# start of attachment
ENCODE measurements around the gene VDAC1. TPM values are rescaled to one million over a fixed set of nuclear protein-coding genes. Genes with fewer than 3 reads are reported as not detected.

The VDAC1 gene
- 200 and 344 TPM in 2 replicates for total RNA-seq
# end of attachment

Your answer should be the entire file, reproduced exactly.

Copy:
ENCODE measurements around the gene VDAC1. TPM values are rescaled to one million over a fixed set of nuclear protein-coding genes. Genes with fewer than 3 reads are reported as not detected.

The VDAC1 gene
- 200 and 344 TPM in 2 replicates for total RNA-seq